Turkey's position on the split in the Orthodox world

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Ecumenical Patriarch Bartholomew I, center left, and Metropolitan Epiphanius, the head of the independent Ukrainian Orthodox Church, center right, attend a religious service at the Patriarchal Church of St. George, Istanbul, Jan. 6.
Ecumenical Patriarch Bartholomew I, center left, and Metropolitan Epiphanius, the head of the independent Ukrainian Orthodox Church, center right, attend a religious service at the Patriarchal Church of St. George, Istanbul, Jan. 6.

Despite its good relations with the Kremlin, Ankara welcomes the independent decision of the Orthodox Church, respecting their democratic rights

Last weekend, Istanbul hosted a historic meeting regarding the Christian world. Ukrainian President Petro Poroshenko, along with Ukraine's new independent church's Primate Metropolitan Epiphanius, came to the Turkish metropolis to get the blessing and the formal decree from Ecumenical Patriarch Bartholomew. Based in Istanbul, Bartholomew is the leader of some 300 million Orthodox Christians around the world, and is considered as the first among equals in the Orthodox world. The Christian leader first agreed to recognize the independence of the Ukrainian Church in October, then in December, holding a historic council of Orthodox bishops in Kiev, the church was created.

The Kremlin is very firm in opposing the church as, according to it, the church is a counter-move to weaken the Russian Orthodox Church in Ukraine. The eastern European country hosts more Russian churches on its soil than it does in Russia itself. Since the church is seen as a strong tool of power, the current independence means countering Russia and underlining its opposition against Moscow. Therefore, Russia immediately called the Patriarchate in Istanbul to change its position and not sign the decree, but it failed.

I was one of the very few journalists who participated at a closed door dinner on Saturday evening in the Conrad Hotel, which the Ukrainian president hosted in the honor of the Patriarch. I also had the opportunity to talk with Poroshenko and Patriarch Bartholomew in private.


Ukrainian President Petro Poroshenko (R), Patriarch Bartholomew (L) and Nagehan Alçı during a closed door dinner on Saturday evening in the Conrad Hotel, Istanbul.

Ukrainian President Poroshenko was very proud and courageous. He told me that they are not afraid of Russia and that it is their very natural and democratic right to create their own church. He also said that Russian President Vladimir Putin tried to prevent this, but millions of Ukrainian people are behind the church's decision.

Patriarch Bartholomew, meanwhile, stressed the importance of this event for the Orthodox world, saying that Ukraine is free to have its own church and this church is going to have autocephaly, which means that they will be totally independent in recruiting and organizing prayers.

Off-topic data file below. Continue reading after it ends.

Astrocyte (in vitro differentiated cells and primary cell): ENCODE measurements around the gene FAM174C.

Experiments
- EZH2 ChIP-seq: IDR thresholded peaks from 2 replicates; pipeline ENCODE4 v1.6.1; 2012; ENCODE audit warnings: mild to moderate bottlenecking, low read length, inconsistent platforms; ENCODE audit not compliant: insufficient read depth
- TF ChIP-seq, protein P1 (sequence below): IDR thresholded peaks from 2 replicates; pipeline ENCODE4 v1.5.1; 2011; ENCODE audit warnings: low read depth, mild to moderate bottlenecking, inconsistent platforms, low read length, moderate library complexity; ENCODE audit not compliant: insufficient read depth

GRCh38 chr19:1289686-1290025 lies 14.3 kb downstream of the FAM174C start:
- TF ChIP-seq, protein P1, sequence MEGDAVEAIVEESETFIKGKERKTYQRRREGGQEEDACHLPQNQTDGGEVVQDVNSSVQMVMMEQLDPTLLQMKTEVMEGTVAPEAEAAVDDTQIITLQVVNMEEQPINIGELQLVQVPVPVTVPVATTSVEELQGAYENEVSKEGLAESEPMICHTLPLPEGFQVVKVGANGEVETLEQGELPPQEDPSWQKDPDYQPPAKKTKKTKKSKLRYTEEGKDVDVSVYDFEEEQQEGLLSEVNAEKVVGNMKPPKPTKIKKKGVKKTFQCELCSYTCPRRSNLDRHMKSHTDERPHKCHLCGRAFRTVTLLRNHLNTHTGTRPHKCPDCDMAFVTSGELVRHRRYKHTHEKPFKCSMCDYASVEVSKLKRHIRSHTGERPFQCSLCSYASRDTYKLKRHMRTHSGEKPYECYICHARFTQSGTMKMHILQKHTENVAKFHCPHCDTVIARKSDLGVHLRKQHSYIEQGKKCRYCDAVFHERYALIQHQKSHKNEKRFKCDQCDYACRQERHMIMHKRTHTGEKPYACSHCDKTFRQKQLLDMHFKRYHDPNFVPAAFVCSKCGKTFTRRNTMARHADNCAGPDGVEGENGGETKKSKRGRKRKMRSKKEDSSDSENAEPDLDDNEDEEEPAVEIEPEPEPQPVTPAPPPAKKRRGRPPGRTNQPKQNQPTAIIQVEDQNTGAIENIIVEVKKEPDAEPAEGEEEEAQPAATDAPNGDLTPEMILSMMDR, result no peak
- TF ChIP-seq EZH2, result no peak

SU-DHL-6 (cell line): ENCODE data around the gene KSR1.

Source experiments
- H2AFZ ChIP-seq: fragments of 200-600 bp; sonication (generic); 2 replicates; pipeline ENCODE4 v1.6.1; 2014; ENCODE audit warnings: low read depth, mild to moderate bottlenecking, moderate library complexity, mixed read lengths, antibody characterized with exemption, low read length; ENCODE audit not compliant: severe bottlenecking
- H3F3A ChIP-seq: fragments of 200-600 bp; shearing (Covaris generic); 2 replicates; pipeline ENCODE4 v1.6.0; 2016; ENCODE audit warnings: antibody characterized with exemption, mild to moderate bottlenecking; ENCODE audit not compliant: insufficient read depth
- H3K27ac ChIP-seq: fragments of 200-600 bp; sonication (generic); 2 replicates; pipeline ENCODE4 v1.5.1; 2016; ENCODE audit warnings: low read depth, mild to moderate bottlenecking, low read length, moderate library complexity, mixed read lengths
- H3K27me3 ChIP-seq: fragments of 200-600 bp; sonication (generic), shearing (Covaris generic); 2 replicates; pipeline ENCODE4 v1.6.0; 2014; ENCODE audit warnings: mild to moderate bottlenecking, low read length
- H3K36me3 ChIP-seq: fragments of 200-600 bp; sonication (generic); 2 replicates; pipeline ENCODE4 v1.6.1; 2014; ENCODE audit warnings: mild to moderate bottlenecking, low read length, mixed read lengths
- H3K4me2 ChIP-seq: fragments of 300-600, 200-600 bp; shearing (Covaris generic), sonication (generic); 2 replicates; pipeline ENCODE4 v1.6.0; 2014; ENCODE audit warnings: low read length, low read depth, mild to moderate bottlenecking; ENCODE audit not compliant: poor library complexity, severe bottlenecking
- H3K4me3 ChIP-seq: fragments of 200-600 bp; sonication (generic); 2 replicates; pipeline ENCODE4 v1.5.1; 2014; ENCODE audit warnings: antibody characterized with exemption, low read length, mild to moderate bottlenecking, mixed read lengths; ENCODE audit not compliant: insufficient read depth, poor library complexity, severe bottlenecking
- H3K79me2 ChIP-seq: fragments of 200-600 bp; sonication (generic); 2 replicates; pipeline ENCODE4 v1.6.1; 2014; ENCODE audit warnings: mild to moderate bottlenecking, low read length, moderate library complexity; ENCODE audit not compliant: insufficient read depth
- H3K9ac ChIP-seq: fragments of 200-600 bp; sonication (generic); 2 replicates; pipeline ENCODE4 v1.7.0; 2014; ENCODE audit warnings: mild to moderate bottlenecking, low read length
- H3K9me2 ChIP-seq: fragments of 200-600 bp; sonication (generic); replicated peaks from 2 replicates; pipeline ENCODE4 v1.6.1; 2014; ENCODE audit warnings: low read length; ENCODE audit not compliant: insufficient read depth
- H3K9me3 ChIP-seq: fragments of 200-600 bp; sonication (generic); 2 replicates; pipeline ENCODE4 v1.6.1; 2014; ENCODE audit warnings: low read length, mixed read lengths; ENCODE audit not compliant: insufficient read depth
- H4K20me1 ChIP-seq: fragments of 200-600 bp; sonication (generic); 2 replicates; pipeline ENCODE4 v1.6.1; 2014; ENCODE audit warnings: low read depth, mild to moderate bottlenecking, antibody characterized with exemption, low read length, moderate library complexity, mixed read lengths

Since this historic split raised extreme concerns in Russia, it would be reasonable to also write about Ankara's position here. It is known that the relations and partnership between Turkey and Russia have been on the rise for a while. Presidents Recep Tayyip Erdoğan and Vladimir Putin regularly meet at the state level and they have just recently declared that there is going to be another meeting in January. Does this mean that Erdoğan's government is disturbed by the Patriarch's signing of the decree which gives independence to the Ukrainian church?

I asked this question to Poroshenko and other sources in the Istanbul Patriarchate. The answer is mutually a definite "no." It is true that Ankara helped with the procedures and didn't make anything complicated, giving way to the Patriarch to sign the treaty because Turkey sees its Orthodox Patriarch as independent and autonomous as they demand. According to the Turkish side, it is a natural democratic right.

In addition, Turkey has adopted a multidimensional foreign policy approach. While its relation with Russia is going well, it doesn't mean that it accepts what the Kremlin says. In other words, it is only natural that Turkey sometimes disagrees with Russia. Most probably, this is what makes the Erdoğan administration stronger in foreign policy. Besides that, Turkey's good relations with Russia don't harm its ties with the Western world, as well. In a nutshell, the present Ukrainian story and the historic split in the Orthodox world should be seen from this angle, too.

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